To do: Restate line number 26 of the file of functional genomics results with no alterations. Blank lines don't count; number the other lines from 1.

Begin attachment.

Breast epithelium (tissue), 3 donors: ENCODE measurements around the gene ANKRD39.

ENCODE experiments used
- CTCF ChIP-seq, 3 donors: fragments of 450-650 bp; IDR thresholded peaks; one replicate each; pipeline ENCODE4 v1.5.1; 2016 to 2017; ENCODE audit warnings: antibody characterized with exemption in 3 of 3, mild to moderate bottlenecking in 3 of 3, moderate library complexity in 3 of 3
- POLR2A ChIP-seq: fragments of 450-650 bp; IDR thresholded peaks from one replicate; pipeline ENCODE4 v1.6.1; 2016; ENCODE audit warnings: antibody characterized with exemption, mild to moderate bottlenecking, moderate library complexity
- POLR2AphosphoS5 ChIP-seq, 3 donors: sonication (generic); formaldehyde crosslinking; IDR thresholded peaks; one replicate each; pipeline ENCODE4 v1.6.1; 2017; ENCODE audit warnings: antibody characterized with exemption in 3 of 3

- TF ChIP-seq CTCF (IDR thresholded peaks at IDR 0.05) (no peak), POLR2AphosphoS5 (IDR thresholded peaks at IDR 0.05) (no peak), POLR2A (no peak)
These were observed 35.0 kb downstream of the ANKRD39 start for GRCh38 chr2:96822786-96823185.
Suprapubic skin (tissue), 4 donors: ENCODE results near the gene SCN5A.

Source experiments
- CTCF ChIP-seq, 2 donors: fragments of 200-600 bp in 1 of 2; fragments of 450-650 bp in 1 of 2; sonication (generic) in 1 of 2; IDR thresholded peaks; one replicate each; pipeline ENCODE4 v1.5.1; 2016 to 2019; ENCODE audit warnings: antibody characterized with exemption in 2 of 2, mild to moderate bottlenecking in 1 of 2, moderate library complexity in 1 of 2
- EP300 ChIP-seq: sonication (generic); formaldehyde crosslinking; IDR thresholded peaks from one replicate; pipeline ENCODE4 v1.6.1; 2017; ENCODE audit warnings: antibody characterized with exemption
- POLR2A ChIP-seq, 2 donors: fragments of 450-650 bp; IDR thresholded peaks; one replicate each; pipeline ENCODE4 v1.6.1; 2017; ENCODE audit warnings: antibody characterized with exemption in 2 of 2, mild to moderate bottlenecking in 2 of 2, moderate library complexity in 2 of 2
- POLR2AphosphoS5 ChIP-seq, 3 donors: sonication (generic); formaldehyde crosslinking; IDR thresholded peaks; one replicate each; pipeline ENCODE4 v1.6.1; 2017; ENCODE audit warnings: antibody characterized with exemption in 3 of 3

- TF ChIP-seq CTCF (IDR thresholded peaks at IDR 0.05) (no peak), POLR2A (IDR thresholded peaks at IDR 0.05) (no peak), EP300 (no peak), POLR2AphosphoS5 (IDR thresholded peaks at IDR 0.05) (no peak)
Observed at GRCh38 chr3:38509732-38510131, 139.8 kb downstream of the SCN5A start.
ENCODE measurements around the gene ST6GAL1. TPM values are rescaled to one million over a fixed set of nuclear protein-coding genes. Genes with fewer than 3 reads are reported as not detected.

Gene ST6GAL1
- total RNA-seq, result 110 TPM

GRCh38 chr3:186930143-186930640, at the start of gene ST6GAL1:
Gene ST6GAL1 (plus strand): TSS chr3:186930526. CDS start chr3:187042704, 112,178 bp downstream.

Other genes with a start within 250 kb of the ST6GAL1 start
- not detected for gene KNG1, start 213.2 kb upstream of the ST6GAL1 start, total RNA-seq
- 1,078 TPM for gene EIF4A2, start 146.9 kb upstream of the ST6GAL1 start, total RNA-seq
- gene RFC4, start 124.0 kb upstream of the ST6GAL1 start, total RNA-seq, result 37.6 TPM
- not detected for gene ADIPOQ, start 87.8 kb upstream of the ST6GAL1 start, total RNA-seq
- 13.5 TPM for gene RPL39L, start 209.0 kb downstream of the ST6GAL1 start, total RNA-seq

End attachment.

- 13.5 TPM for gene RPL39L, start 209.0 kb downstream of the ST6GAL1 start, total RNA-seq